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>> No. 25548 Anonymous
8th September 2017
Friday 10:56 am
25548 Clearing up shit.
Sorry to bother you lads about this, but I was wondering if anybody who has recovered from long term depression has two cents to throw into my hat.

I've visited my Dad for the first time in 6 years, and in a nutshell, he's in a fucking state.

Drinking 20 to 25 pints a day every day, chain smoking, and his flat is fucking crammed. He's hoarded a ton of shit. He was always big on recycling and looking after the environment, but this is ridiculous. There are over 37 empty washed jars of coffee above one cupboard alone.

He's hit a spiral of depression ever since he split with my mother. And I'm starting to pity the man, he's got a heart of gold but he's terrible with addiction.

I'm staying at his place for a week, and I intend to clear his place up best I can before I leave. Any recommendations on how I can encourage him to help himself a bit more, or how I can shift all of this gear in a safe way. Any strategies that help hoarders or alcoholics would be very useful.

I appreciate any help gents.
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>> No. 25549 Anonymous
8th September 2017
Friday 11:06 am
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He needs a constructive focus for his energies, there is a gap in his life by the absence of your mother, he hasn't filled, find him a hobby. And get him to set himself constructive goals.

How ready is he to move on? How long has it been? Maybe go about setting him up a dating site profile, to get him moving forward.
>> No. 25551 Anonymous
8th September 2017
Friday 11:50 am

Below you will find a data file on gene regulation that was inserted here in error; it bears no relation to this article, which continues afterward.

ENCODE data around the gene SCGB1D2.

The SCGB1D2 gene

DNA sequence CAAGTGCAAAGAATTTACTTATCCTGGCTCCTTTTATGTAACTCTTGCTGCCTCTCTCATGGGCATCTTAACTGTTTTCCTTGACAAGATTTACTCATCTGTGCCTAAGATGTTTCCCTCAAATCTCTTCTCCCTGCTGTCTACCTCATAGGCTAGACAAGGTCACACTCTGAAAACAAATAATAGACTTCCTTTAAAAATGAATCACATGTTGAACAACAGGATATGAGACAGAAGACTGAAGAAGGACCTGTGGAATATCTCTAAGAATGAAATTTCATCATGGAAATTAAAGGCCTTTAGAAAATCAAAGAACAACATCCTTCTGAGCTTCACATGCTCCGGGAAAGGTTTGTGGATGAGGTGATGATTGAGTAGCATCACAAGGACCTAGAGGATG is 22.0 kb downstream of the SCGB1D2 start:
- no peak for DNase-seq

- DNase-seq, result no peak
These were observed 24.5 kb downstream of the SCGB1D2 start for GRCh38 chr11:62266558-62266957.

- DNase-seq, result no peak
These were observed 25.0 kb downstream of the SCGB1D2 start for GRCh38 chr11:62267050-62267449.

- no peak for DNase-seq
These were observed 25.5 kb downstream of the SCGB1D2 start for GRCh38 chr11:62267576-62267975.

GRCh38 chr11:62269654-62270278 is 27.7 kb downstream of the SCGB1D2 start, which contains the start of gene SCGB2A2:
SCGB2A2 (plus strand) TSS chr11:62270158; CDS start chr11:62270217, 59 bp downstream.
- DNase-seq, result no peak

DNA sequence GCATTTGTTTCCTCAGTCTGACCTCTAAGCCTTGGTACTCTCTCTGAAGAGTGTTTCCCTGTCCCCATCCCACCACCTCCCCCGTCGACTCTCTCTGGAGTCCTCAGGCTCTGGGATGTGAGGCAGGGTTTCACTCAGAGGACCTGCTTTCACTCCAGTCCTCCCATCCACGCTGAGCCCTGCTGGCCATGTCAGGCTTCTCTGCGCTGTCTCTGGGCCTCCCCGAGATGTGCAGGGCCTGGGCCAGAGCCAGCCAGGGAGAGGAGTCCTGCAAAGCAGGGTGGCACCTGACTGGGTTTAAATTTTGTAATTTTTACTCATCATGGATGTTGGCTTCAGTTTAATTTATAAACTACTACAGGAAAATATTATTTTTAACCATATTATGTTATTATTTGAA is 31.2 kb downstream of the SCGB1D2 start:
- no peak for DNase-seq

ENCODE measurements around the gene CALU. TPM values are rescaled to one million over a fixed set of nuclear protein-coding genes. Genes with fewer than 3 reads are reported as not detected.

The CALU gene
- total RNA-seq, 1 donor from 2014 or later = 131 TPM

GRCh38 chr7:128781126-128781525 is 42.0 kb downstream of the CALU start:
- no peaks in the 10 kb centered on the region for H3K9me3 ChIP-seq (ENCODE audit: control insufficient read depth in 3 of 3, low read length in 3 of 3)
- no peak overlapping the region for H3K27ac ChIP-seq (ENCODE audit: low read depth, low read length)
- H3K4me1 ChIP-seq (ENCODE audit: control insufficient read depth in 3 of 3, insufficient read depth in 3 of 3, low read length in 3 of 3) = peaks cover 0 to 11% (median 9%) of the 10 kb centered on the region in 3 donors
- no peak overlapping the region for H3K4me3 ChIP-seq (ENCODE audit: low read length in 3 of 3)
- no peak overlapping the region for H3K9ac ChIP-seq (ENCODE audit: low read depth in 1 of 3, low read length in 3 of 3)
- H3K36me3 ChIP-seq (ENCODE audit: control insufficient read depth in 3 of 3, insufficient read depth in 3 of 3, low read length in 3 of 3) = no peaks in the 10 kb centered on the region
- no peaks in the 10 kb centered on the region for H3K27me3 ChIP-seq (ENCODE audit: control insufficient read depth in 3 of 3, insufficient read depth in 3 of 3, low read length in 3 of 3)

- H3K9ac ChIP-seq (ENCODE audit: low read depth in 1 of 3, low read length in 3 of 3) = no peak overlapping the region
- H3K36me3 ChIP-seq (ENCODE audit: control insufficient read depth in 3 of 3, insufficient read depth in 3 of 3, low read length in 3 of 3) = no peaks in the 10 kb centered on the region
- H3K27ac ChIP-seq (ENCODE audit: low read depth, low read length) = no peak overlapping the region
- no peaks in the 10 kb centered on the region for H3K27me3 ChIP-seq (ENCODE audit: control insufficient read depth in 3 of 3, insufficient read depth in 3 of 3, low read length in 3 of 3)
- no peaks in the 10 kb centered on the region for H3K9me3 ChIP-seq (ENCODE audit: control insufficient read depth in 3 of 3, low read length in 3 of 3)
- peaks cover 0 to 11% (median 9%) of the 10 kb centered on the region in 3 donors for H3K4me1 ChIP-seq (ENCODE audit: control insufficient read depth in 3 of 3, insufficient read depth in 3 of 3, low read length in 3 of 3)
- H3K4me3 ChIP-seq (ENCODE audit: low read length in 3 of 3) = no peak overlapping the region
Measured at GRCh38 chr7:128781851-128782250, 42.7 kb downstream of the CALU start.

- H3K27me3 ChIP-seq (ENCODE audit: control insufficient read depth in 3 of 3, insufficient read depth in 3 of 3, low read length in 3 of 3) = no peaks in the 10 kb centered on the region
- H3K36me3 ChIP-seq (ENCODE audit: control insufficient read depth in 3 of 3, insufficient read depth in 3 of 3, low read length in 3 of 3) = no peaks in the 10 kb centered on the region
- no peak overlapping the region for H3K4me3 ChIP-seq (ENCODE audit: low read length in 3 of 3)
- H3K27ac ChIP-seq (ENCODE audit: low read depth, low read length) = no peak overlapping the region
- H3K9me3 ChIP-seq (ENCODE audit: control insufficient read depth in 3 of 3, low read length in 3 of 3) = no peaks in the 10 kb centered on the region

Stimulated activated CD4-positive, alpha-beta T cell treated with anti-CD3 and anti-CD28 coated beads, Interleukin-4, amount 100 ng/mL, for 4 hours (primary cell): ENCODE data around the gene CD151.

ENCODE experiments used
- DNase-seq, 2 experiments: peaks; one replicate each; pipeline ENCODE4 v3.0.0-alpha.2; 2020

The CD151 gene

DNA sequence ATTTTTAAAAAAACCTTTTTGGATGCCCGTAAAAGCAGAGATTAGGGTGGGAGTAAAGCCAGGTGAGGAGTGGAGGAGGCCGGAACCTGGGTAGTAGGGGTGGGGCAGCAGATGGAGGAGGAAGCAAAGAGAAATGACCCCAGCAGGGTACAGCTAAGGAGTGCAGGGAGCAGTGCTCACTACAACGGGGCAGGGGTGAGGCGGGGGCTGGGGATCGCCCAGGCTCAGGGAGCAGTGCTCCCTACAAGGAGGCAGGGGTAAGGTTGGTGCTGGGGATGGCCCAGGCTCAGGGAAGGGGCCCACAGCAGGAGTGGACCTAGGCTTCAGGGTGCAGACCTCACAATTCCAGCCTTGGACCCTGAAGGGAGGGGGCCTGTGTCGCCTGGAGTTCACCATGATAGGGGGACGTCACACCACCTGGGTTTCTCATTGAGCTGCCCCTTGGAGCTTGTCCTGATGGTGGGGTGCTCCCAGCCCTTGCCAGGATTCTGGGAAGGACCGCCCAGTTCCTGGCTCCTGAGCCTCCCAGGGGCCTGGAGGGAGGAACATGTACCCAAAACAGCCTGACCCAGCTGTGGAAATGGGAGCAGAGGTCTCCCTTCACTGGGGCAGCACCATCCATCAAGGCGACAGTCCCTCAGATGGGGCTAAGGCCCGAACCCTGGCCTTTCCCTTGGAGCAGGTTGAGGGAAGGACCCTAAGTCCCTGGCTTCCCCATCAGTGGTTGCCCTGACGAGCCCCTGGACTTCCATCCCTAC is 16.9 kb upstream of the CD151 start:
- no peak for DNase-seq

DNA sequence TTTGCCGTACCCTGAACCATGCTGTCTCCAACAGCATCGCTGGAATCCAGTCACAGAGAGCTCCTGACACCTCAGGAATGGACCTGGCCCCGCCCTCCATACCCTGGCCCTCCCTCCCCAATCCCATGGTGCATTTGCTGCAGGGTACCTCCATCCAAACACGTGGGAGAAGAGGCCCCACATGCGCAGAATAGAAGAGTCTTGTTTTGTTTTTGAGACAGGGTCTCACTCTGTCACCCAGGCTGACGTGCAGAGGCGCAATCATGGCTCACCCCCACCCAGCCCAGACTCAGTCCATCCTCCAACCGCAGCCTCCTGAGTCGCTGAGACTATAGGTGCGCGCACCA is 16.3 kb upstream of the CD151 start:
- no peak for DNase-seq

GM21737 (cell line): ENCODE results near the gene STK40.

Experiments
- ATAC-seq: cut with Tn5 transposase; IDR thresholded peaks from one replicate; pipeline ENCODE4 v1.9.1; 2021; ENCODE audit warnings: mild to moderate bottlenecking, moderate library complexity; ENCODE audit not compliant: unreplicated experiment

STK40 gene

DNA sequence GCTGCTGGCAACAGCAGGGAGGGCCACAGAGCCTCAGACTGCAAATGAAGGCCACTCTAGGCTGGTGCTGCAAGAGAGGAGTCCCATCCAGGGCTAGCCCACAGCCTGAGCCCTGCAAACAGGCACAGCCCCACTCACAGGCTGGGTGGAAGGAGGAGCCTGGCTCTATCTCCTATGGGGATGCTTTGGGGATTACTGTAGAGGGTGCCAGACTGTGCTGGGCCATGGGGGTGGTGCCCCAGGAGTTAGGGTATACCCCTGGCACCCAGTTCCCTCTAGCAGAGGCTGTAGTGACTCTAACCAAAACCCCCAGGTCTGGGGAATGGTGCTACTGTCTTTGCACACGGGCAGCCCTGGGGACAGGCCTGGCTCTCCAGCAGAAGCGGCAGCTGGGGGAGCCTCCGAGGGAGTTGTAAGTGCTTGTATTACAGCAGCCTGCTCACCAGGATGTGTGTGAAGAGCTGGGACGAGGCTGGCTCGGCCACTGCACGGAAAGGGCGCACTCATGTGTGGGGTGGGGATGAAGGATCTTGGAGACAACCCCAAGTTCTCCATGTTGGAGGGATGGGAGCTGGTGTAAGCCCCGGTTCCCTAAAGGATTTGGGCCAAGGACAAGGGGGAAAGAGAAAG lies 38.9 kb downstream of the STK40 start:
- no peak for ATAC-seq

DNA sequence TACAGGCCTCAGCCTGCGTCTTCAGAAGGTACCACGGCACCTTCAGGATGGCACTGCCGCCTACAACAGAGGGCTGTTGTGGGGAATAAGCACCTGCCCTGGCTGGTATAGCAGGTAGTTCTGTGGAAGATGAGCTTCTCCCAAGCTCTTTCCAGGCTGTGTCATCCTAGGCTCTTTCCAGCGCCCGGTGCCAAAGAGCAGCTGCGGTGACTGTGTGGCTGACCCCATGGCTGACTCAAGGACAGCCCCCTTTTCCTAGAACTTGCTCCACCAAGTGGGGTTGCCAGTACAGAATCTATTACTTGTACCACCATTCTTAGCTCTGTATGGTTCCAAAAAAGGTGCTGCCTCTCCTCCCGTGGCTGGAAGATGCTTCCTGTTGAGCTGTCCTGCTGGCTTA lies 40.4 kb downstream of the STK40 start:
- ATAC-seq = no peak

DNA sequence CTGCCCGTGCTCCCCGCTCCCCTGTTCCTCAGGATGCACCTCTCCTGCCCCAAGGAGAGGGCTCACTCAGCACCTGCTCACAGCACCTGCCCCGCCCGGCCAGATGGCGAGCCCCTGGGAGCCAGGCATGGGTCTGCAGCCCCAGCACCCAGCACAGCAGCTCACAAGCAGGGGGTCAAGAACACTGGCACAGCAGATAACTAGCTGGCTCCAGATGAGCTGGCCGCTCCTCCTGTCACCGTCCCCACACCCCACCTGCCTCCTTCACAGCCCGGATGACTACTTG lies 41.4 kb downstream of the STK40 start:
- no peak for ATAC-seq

25551 spacer
>He's hit a spiral of depression ever since he split with my mother.

That can really throw a man out of his orbit. After decades of marriage, it can really mess you up if your partner suddenly or not so suddenly leaves you. One of my dad's friends had the same thing happen to him, and it turned him into a fucking mess. He also lost the house and his kids moved in with their mum, and he had to start life from zero again, aged 47.

He also had a bout of alcoholism, but he eventually came around again when his boss threatened to fire him if he was going to come to work inebriated one more time. He sobered up and even met a new partner.

Your dad probably needs a wakeup call. Something that will show him quite clearly on what kind of a self-destructive path he is. Unfortunately, alcoholism clouds your judgement quite intensely, so it might really take a bit of a shock to make your dad see what he is doing to himself.

But he really needs you being there for him now, first and foremost. He needs to know that somebody still cares about him. You're doing a good thing by staying with him. That alone can make a huge difference and make him realise that his life isn't as pointless as he may feel it is.
>> No. 25586 Anonymous
9th September 2017
Saturday 9:12 pm
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Apologies for being blunt, but there's fuck all point setting him up on a dating website right now if he really is currently drinking 25 pints a day; worst case, he finds someone with similar intake, they enable each others' addiction, and he moves from a toxic situation into a toxic relationship, which is even worse. As it is, you need to understand that it's going to take quite a bit of time and incredible effort on his part to taper down from that amount to being able to sleep regularly without any alcohol at all. Reducing consumption rapidly (over the course of a few days) would be dangerous, stopping outright would be life-threatening, especially if he's already physically unfit, as older blokes tend to be.